“I was doing what I always do,” Brunson said. “I try to play aggressive all the time. I saw they were backing off me a little bit so there is time for me to shoot and time for me to make other plays.”

Leading scorer Marcus Allen had 12 points but was 3 for 12 for Stanford (2-3). Dorian Pickens added 11 points and 10 rebounds.

Stanford lost its third straight by double digits and will face Arkansas in the consolation game. The Cardinal missed their first 15 shots of the game and their first eight attempts of the second half while falling behind by 16.

Stanford was within seven on a basket by Reid Travis with 6:34 remaining, but Villanova scored the next six points and finished the game with a 13-6 run.

“They’re a very good defensive team, they’re active and they made a lot of plays,” Stanford coach Johnny Dawkins said. “The thing we did most was we turned the ball over 23 times, so that was disappointing.”


Villanova: Seven of Villanova’s school-record 33 wins came in New York last season. The Wildcats won twice in the Legends Classic at Barclays Center, beat St. John’s and Illinois during the regular season at Madison Square Garden and won three games there for the Big East Tournament championship. … Guards Arcidiacono and Hart combined to miss their first 11 3-point attempts. Arcidiacono came into the game shooting 44 percent from 3-point range while Hart entered at 45 percent. … Darryl Reynolds tied a career high with 19 minutes, getting most of those in the second half after Daniel Ochefu picked up his fourth foul.

Stanford: Thursday was Stanford’s 13th game in New York since 2011-12. Last year, the Cardinal appeared in the Coaches vs. Cancer Classic, beating UNLV and losing to eventual national champion Duke. … Stanford faced Villanova for the second time. The other meeting was a 96-70 Cardinal loss on Dec. 23, 1970. … Stanford missed 12 layups and tip-ins during the first half. … Allen hit his head on the court trying to deflect the ball on a layup by Hart. Dawkins said Allen was a little dizzy but didn’t think the junior would miss any time.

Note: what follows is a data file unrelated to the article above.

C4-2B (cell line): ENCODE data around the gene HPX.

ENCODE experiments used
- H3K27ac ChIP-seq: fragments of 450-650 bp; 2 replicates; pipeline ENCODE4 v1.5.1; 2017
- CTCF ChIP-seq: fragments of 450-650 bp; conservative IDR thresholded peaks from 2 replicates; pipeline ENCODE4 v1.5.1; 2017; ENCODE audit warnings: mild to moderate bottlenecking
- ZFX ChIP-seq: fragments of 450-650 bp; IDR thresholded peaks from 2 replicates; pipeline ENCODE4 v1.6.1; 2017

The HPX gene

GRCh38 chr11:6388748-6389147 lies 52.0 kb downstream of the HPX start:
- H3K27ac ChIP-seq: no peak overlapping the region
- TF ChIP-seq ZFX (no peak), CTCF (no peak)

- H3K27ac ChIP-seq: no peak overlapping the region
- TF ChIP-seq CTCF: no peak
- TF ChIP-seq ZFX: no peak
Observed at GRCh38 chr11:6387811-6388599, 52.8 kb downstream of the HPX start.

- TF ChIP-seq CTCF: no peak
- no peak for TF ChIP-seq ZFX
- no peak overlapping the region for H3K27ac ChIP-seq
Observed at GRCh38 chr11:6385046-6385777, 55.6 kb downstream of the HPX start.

Villanova: Georgia Tech in the championship game on Friday.

Stanford: Arkansas in the consolation game on Friday.

Justin Robinson, Monmouth knock off No. 17 Notre Dame

King Rice
Associated Press
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Less than two weeks after they opened their season with an upset win at UCLA, Monmouth picked up its first-ever win over a team ranked in the AP Top 25.

Two Justin Robinson free throws with 3.6 seconds remaining proved to be the difference as King Rice’s Hawks upset No. 17 Notre Dame at the Advocare Invitational in Orlando, and the diminutive point guard was a problem for the Fighting Irish all night.

Robinson scored 22 points, with 14 of them coming from the foul line as Notre Dame’s guards struggled to keep the quick guard contained off the dribble. He was one of three¬†Hawks to score in double figures, and their combination of depth and athleticism proved problematic for Mike Brey’s team. All five Notre Dame starters scored in double figures, with Demetrius Jackson’s 20 leading the way, but the lack of depth proved problematic as the game wore on.

Notre Dame didn’t get a single point from its bench, with Matt Farrell and Matt Ryan combining to play 28 minutes. That lack of depth not only cost Notre Dame Thursday night, but it’s something they’ll have to figure out if they’re to be a contender in the ACC. Jackson and Steve Vasturia ran into foul trouble against Monmouth, and the lack of a bench option capable of picking up the slack led to Monmouth building up a ten-point lead in the second half.

Notre Dame tried to account for that by slowing down the tempo, but in doing so they struggled to find quality looks against the Monmouth defense. And given the players at Rice’s disposal, it’s tough to slow the game down against a team that can get after you on both ends of the floor.

Monmouth entered this season with expectations of contending for a MAAC title alongside the likes of perennial favorites Iona and Manhattan, and their start to the season backs up that belief. With two players in Robinson and Deon Jones who have earned all-conference honors during their careers and a host of contributors that includes guards Je’lon Hornbeak and Micah Seaborn, this is a group to keep an eye on as the season wears on.

Because if they can earn a bid, Monmouth’s non-conference schedule will have them prepared for the NCAA tournament.